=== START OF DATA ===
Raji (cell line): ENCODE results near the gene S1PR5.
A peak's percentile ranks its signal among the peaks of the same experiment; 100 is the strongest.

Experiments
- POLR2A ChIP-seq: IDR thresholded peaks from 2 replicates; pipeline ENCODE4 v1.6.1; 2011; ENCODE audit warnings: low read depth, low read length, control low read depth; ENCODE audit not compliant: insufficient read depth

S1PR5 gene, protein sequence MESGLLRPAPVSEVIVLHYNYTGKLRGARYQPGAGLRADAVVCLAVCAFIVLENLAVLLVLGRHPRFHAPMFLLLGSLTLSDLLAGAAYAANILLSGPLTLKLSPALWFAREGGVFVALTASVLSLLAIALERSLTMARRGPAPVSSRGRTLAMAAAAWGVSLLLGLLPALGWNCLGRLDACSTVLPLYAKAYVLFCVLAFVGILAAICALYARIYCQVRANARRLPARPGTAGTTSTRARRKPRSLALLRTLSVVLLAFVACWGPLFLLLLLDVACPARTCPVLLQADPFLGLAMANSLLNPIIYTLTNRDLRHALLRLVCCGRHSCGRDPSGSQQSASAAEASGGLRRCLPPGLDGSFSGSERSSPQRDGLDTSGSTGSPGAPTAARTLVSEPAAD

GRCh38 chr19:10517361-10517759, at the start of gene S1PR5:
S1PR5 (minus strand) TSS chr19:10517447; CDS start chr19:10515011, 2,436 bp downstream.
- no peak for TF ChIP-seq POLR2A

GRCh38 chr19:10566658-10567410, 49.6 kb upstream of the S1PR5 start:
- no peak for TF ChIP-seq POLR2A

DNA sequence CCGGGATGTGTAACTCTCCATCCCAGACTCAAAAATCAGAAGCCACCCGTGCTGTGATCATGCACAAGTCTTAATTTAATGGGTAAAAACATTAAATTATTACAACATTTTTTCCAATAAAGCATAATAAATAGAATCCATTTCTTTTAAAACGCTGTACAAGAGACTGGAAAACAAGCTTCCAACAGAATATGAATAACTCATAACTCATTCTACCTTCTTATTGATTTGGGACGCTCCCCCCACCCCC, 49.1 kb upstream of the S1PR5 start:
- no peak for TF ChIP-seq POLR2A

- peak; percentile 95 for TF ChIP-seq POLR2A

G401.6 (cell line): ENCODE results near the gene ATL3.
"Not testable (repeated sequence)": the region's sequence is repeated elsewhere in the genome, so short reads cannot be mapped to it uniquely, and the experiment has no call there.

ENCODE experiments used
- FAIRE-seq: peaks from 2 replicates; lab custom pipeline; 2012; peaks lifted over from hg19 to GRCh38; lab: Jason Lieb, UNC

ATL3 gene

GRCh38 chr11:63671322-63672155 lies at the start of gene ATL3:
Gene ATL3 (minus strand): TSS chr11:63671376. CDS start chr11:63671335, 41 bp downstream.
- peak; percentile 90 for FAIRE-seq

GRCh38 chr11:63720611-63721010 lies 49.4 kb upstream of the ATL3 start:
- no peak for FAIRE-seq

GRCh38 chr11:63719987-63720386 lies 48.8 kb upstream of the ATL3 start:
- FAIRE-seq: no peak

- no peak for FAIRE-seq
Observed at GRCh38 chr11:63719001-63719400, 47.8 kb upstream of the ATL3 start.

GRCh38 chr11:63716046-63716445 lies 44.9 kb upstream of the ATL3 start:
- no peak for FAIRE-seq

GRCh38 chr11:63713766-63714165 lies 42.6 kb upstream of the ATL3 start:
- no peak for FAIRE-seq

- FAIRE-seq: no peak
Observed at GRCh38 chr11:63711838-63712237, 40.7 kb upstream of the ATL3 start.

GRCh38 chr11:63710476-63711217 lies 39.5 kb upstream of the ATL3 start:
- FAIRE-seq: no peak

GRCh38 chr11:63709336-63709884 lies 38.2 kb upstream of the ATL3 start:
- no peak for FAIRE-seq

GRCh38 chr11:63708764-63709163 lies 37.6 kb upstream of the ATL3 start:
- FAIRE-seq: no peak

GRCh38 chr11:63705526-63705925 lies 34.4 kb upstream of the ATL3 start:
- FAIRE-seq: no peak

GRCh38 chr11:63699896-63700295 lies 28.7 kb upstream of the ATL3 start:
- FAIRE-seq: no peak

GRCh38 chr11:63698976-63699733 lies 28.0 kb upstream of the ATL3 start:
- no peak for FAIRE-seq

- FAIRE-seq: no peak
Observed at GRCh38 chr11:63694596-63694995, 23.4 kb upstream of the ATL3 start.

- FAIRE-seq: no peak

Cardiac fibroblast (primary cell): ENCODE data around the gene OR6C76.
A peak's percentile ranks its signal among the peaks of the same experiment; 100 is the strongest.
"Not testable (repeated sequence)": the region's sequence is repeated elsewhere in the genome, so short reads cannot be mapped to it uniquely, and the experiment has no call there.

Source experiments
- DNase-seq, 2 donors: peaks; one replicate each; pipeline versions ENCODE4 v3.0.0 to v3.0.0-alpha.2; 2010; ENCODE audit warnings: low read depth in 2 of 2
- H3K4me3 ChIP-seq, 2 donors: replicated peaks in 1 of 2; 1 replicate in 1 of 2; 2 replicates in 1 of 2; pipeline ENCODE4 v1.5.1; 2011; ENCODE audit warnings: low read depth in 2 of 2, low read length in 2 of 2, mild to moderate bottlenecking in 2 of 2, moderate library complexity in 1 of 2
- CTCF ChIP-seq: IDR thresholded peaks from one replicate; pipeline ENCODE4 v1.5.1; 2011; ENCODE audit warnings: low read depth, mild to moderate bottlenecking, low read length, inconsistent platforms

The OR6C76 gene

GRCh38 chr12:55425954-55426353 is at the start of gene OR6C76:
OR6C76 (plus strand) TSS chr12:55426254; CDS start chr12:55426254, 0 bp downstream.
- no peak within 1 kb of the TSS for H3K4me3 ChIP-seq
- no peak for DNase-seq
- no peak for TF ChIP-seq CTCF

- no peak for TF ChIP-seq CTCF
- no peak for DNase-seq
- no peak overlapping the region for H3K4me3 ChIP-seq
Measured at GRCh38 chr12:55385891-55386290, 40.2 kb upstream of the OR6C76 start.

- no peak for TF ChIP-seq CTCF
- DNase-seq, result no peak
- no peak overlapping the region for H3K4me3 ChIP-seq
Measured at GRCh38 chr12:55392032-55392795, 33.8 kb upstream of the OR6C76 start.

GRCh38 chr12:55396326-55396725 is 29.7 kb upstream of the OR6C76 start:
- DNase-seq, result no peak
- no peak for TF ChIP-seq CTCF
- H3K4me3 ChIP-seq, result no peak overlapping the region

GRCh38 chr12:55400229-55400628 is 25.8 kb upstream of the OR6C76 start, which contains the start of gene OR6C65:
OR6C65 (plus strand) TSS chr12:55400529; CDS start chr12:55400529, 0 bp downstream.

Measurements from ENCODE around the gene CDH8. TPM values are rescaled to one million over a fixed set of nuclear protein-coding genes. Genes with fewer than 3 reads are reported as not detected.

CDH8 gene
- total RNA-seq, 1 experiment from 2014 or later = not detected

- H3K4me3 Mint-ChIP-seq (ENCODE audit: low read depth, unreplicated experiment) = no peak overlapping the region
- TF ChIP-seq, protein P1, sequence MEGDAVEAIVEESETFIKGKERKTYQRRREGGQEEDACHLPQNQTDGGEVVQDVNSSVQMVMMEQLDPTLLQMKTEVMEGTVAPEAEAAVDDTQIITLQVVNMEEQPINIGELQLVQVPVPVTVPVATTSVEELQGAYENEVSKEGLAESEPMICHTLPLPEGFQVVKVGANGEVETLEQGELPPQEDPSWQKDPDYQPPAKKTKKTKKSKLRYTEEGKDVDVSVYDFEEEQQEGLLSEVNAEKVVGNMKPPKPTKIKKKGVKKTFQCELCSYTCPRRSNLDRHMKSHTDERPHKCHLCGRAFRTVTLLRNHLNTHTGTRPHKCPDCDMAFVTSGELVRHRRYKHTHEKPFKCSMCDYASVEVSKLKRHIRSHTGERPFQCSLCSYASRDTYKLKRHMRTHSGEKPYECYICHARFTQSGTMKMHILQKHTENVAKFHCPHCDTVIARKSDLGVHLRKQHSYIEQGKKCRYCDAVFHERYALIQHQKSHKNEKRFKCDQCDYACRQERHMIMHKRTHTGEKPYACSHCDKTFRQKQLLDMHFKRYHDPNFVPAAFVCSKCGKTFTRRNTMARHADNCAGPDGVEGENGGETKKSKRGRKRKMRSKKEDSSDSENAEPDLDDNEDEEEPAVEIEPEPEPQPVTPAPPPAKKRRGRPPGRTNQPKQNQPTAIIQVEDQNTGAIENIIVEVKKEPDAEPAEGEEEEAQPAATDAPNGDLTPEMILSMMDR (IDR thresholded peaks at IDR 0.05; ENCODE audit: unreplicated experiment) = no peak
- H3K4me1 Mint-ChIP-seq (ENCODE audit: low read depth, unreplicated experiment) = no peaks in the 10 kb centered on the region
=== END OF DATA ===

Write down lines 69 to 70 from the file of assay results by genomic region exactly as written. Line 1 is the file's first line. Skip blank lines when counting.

Measured at GRCh38 chr12:55392032-55392795, 33.8 kb upstream of the OR6C76 start.

GRCh38 chr12:55396326-55396725 is 29.7 kb upstream of the OR6C76 start: